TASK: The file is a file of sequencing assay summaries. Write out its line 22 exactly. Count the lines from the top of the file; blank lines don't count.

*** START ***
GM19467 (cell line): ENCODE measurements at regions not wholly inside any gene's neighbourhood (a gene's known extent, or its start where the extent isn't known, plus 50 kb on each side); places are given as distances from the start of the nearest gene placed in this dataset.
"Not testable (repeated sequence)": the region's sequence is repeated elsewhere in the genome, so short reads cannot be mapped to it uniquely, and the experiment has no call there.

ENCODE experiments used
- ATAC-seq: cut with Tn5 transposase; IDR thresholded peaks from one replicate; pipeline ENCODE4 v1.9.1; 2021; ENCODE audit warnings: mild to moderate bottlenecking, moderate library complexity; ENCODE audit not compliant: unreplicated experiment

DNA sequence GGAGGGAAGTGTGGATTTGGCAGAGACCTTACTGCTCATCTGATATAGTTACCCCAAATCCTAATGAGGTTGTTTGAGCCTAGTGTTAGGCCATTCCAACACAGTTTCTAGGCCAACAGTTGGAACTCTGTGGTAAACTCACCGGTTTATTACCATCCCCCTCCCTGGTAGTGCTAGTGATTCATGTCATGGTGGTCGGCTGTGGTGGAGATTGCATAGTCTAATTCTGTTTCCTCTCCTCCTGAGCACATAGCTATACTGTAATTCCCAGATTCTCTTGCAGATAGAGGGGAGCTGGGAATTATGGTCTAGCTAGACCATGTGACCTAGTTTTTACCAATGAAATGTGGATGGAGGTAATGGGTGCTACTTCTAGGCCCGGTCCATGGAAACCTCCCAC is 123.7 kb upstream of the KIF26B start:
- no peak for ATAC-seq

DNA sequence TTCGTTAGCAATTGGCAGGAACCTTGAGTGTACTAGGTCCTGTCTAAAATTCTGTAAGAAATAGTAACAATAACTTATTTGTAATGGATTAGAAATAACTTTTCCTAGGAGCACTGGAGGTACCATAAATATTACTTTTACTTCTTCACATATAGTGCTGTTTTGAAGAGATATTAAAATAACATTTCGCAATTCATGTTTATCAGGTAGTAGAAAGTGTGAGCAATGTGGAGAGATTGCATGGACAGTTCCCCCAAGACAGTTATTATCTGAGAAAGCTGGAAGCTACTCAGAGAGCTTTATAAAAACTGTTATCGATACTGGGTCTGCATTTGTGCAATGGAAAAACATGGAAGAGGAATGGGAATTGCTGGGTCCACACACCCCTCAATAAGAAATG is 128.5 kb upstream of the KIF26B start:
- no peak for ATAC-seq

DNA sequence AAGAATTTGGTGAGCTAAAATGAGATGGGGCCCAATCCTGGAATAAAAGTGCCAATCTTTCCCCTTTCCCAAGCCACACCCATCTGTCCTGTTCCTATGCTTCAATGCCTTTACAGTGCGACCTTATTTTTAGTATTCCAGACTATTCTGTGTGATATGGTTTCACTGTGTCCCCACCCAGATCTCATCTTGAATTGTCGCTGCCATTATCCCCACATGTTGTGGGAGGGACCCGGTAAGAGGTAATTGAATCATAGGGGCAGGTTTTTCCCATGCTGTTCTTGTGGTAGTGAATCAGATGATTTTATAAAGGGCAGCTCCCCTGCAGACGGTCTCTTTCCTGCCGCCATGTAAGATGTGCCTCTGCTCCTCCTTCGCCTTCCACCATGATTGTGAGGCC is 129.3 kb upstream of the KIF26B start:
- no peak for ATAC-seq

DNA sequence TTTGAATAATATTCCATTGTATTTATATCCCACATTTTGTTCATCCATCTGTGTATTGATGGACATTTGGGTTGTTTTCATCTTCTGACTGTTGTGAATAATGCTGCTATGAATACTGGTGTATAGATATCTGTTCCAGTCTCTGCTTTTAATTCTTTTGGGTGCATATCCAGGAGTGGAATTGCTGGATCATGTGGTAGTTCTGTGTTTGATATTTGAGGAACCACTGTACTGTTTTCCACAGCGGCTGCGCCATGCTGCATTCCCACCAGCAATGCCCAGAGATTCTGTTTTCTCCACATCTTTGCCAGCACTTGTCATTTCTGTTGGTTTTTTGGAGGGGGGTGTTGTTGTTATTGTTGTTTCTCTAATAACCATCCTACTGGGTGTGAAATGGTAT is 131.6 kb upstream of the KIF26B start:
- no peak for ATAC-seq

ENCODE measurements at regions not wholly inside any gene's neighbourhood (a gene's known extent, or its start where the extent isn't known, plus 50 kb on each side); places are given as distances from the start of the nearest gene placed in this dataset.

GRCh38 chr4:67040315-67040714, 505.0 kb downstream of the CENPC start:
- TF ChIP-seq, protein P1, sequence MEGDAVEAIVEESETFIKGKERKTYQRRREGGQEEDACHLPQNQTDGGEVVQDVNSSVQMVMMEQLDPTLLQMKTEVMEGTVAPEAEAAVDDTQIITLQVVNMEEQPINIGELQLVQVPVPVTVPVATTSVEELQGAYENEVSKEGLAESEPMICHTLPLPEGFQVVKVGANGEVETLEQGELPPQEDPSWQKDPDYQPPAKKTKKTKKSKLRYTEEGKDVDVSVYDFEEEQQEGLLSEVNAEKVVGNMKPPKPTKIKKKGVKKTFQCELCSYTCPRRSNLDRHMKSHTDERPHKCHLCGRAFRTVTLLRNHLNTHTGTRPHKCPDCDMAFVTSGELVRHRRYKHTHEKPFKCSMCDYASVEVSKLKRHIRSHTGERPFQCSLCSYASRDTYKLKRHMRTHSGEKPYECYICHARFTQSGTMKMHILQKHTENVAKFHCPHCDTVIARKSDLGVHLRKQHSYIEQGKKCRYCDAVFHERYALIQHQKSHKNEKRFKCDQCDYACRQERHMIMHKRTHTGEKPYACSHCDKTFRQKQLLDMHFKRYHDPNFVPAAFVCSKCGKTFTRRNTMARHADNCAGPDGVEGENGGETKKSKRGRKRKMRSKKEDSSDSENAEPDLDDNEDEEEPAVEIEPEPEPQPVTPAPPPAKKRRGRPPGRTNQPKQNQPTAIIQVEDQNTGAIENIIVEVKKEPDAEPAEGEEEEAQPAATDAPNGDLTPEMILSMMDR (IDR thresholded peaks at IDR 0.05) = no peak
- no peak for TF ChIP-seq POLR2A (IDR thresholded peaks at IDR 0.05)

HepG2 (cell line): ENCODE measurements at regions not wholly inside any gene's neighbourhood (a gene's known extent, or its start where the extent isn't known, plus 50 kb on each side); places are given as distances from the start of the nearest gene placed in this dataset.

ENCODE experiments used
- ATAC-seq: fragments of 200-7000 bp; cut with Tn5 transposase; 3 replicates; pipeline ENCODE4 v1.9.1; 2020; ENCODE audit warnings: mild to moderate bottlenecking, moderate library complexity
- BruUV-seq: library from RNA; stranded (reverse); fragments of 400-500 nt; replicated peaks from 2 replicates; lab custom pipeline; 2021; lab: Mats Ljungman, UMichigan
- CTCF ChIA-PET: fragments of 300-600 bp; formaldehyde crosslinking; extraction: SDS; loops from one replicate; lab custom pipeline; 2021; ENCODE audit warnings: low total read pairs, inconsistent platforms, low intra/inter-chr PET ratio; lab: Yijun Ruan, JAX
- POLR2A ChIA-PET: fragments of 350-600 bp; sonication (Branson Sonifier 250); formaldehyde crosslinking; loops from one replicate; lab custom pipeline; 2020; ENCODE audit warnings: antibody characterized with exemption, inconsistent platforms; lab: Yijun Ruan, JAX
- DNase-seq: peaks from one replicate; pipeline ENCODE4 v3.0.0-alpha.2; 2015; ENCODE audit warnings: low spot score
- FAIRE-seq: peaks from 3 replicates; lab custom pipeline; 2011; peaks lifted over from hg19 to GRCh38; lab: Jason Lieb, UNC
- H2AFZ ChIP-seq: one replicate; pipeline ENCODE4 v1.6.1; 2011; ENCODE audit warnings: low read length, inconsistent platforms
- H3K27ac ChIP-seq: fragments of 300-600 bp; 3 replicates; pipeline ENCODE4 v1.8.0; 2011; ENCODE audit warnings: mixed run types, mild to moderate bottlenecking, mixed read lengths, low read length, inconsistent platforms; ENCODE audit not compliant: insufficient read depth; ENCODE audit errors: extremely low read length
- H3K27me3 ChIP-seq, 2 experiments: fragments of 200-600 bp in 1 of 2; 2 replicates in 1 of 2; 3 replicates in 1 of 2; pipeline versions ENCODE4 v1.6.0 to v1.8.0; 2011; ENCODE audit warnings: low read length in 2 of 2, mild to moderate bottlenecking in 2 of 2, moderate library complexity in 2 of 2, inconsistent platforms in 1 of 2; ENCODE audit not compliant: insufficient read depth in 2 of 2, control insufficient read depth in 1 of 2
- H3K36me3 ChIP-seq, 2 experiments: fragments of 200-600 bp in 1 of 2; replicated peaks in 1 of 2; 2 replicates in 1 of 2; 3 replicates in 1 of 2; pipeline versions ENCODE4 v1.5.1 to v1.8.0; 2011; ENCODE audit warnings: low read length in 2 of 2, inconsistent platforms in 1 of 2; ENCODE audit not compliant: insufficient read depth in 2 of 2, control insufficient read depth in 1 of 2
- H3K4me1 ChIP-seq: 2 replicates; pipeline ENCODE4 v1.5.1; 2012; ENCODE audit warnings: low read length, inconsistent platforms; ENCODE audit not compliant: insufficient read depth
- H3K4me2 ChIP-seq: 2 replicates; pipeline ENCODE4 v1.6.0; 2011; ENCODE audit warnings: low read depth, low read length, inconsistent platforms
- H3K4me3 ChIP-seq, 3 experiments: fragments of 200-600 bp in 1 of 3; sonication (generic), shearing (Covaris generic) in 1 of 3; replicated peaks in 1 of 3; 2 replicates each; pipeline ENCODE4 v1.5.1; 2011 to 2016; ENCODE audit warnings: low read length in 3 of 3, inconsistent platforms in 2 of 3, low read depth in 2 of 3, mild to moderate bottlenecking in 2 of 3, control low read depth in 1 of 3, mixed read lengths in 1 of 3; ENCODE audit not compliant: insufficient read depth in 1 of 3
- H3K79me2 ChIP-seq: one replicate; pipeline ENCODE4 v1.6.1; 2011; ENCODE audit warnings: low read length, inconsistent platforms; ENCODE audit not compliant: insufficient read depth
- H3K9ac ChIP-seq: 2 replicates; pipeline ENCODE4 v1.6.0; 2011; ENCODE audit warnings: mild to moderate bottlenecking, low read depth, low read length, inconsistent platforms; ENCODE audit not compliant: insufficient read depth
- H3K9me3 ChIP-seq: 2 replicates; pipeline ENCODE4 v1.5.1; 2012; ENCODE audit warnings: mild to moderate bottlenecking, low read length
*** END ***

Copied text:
- POLR2A ChIA-PET: fragments of 350-600 bp; sonication (Branson Sonifier 250); formaldehyde crosslinking; loops from one replicate; lab custom pipeline; 2020; ENCODE audit warnings: antibody characterized with exemption, inconsistent platforms; lab: Yijun Ruan, JAX